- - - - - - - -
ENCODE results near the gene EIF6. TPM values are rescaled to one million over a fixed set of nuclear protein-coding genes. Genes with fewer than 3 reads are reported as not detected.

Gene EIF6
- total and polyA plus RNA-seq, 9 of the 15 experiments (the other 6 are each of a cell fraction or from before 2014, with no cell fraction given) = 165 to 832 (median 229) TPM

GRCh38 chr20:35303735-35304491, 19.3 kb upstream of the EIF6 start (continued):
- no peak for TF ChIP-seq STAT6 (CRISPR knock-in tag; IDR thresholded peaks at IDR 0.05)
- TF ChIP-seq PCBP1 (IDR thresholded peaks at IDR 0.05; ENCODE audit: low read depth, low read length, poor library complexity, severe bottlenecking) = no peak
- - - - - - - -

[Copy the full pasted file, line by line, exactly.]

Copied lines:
ENCODE results near the gene EIF6. TPM values are rescaled to one million over a fixed set of nuclear protein-coding genes. Genes with fewer than 3 reads are reported as not detected.

Gene EIF6
- total and polyA plus RNA-seq, 9 of the 15 experiments (the other 6 are each of a cell fraction or from before 2014, with no cell fraction given) = 165 to 832 (median 229) TPM

GRCh38 chr20:35303735-35304491, 19.3 kb upstream of the EIF6 start (continued):
- no peak for TF ChIP-seq STAT6 (CRISPR knock-in tag; IDR thresholded peaks at IDR 0.05)
- TF ChIP-seq PCBP1 (IDR thresholded peaks at IDR 0.05; ENCODE audit: low read depth, low read length, poor library complexity, severe bottlenecking) = no peak